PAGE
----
Daydreaming isn’t necessarily your problem, the way you look at it might be.
I have a daydreaming problem. When I’m on my own and I have nobody to talk to, I daydream. The quirky part of my daydreaming is that I need an object to inspire me.
As a child, this was a bad and weird habit. I’d never play with playsets like “normal” children do. Instead, I’d take the horses out of a farm playset and take off into my own world with them. I’d take the wolf out of my brother’s Action Man playset, and make off with that. I didn’t play with a playset as a whole, I would take one toy from the set and create my own imaginary landscape. The duck-shaped pencil sharpener that my Nan kept in her utility bowl was a firm favourite, and I can still remember the imaginary pond that I imagined the (now very much a real!!) duck was swimming on. In my mind, I saw an hourglass-shaped pond with benches and a footpath, and I was right there again, feeding the ducks with my mother and grandmother, doing something I remembered that I loved.
As I grew, I maintained this child-like wonder. Mainly, I loved playing with water. For me, water could be so many things; it could be a soup, a witch’s brew or some secret multi-component truth serum (I’d stolen the dog’s Metacam syringe for that one – mother was not amused!). My child-like sense of wonder has always stayed with me and, even today, I still slip into my own world when I’m around water.
My capability to imagine and my lack of confidence as a child led my mother to believe that I may be autistic. Indeed, she wasn’t the only one, and a few other professionals suggested it, too. However, my paediatrician was not convinced, so a formal diagnosis was never pursued. If I was autistic, then I was also one of the ones who had slipped the net.
Today, you would never believe that I was once shy. I’m outgoing, bubbly, and never short of conversation or people to talk to! I’m witty and cheeky and show no signs of autism at all. In fact, when I was screened for Asperger’s Syndrome, I scored 14 of the necessary 32 points for a diagnosis – I’m quirky, creative, and I have anxiety, but I’m not autistic in the least! What I am, is an imaginative HSP.
One cold winter’s day in my early thirties, I observed the odd behaviour in myself and decided that it had to go. No more playfulness, no more creativity and no more imagination, I decided; it was all serious, real-world stuff from here on out. Time to grow up!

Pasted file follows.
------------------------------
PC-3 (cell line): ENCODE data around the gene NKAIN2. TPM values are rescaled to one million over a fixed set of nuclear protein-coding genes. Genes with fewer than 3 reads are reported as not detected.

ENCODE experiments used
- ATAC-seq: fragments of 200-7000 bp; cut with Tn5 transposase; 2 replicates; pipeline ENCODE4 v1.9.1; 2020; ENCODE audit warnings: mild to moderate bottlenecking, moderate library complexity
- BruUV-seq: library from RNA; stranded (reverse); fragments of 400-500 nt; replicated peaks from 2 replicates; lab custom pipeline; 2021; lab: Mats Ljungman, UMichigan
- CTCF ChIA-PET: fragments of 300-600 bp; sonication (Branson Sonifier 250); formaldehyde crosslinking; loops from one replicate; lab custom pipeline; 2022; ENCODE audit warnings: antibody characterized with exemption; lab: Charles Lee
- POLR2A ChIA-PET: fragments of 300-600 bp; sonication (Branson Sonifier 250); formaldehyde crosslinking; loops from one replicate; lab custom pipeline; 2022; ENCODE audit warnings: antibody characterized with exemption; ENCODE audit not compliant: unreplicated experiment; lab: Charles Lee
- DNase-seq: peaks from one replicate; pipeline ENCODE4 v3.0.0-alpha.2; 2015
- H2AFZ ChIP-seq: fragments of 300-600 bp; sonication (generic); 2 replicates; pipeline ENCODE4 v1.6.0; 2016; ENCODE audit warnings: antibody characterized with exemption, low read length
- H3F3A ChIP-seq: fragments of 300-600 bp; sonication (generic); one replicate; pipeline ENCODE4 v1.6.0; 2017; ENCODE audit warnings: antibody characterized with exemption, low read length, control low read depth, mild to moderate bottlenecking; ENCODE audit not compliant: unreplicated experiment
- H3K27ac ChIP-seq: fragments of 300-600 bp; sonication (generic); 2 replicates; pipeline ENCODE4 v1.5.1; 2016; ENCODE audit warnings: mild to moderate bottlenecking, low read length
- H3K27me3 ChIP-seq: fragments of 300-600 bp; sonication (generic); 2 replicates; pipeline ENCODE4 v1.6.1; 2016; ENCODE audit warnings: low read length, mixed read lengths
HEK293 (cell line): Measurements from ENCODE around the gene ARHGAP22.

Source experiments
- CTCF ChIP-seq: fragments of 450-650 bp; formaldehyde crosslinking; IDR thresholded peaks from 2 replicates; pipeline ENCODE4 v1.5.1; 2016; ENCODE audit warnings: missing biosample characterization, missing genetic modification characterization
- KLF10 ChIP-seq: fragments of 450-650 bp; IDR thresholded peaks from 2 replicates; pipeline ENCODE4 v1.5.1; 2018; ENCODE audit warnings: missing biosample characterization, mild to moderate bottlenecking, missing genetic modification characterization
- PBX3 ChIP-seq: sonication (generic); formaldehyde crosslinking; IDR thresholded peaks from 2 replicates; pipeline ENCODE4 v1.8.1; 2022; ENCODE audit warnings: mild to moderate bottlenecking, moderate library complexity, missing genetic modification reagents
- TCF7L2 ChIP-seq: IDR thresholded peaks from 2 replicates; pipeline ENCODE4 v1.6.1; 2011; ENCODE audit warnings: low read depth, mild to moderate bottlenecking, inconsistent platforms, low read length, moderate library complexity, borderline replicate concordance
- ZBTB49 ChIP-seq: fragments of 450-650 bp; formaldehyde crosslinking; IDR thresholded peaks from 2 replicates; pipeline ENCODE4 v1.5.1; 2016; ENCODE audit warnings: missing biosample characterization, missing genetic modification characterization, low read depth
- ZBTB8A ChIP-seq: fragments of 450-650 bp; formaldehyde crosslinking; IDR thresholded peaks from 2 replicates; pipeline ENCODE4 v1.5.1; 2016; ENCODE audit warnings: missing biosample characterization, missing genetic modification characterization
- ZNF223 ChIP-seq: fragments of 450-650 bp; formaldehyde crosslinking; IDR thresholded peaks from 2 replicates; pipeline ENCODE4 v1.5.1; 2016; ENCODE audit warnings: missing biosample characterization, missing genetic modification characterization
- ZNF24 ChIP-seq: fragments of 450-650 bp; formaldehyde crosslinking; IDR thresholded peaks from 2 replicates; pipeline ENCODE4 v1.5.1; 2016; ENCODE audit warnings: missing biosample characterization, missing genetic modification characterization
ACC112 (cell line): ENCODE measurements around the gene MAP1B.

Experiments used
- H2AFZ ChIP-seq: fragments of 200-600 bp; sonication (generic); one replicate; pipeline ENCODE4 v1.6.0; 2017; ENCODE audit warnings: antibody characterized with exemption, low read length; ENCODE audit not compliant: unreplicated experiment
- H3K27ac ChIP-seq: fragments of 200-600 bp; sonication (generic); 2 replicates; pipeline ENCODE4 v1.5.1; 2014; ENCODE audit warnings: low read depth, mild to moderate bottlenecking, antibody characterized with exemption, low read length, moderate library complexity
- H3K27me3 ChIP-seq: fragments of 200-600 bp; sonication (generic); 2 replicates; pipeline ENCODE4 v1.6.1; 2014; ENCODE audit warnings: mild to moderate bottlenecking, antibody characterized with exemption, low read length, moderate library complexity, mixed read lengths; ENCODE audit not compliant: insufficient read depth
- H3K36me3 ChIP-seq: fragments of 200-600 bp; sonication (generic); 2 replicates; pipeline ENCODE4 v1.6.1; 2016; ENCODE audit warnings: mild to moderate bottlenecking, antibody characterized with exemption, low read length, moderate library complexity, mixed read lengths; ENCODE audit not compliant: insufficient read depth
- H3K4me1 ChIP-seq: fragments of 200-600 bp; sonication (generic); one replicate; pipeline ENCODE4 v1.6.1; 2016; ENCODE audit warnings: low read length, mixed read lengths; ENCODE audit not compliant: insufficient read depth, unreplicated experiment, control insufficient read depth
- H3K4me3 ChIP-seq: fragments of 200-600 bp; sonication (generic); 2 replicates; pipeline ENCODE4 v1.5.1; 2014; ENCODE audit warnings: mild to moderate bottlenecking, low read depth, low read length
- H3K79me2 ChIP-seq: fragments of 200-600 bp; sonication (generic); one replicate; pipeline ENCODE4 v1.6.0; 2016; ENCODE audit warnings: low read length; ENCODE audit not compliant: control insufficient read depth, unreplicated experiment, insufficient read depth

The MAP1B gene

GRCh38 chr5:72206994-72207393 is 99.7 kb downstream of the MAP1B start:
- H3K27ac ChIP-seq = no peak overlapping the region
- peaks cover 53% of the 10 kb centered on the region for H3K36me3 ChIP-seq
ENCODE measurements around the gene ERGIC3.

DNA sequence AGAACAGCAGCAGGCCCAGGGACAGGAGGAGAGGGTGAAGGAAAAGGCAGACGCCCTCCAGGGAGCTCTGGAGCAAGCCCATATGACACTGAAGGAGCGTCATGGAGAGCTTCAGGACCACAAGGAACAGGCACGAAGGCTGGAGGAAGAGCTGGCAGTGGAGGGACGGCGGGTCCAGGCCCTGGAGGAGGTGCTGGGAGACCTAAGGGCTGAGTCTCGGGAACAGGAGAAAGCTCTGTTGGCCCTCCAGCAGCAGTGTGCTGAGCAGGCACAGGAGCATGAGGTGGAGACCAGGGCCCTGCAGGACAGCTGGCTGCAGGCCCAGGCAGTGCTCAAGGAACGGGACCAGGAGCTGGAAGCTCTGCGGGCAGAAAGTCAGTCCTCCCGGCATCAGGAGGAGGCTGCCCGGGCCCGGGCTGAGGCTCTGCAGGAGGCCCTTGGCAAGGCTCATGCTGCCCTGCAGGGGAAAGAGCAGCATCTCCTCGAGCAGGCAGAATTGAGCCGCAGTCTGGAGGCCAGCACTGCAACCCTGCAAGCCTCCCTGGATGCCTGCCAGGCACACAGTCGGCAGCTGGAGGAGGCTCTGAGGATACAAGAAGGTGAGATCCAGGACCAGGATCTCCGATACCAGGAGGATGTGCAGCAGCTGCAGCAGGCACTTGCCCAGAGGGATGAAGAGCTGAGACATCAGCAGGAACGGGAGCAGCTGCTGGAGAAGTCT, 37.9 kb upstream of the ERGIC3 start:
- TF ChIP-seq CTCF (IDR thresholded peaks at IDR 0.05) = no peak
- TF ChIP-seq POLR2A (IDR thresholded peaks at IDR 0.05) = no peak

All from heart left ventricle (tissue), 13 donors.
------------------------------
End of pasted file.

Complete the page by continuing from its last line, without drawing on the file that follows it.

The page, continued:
I lasted four days and made myself incredibly depressed and anxious in the process.
Whenever there was a chance to imagine or a chance to play, I’d simply deny myself, remove the stimuli and carry on. Until…
After a bottle of ramune, I was left with the small green plunger/opener on my table. Without thinking, I picked it up and started twiddling it between my fingers. Just like that, off I went.
Within seconds, it was a cool little green table in a tiny house. It could be a removable, anti-theft steering wheel for a car, or a removable anti-theft start button for an electric engine, with three pins that prevent a start-up without them. It could also be a wheel cap of some sort.
Then that got me thinking…
Say it was a wheel cap with three little legs that folded out from underneath… suddenly it could become a stool.
Say it was a wheel cap stool on a trailer. That meant 2-4 wheel caps, 2-4 stools.
Awesome! But what would this trailer do?
That had me thinking about fold-down parts and what’s underneath: Let’s say the sides could be folded out to create two separate areas – that’s worktop space and a counter for serving. There could also be a fridge, a sink, a 2-ring cooker and some cupboards in the trailer that are built into the sides. Suddenly, I was going somewhere with my idea – no longer was this bottle cap just a bottle cap. Now, it had inspired a whole portable kitchen!
Sure, I hadn’t achieved much in the way of the journal entry that I was supposed to be writing, but maybe I’d come up with something worthy of Dragon’s Den instead? Perhaps I could put Gordon Ramsay’s Hell On Wheels rig to shame? Okay, so that was ambitious!
So you see, when you let your mind roam, when you stop thinking literally and start thinking creatively, the possibilities are endless. When you start daydreaming, you begin to see the possible in the every day. There’s just no telling what you may come up with!
Plastic bottles have inspired me to think less of plastic pollution, and more for use to make life-saving rafts in flooded regions.
Washing up coffee mugs has made me think of multi-level water purification systems for third-world countries.
So you see? When you let your mind go, there is no telling what you can come up with.
So I encourage you to go roam and explore the items around you. Let your mind see in ways you have never seen before, see your world through the eyes of a child and ponder in ways which you have never considered. Then, when you are done daydreaming, come back here and tell me…
What did you discover today?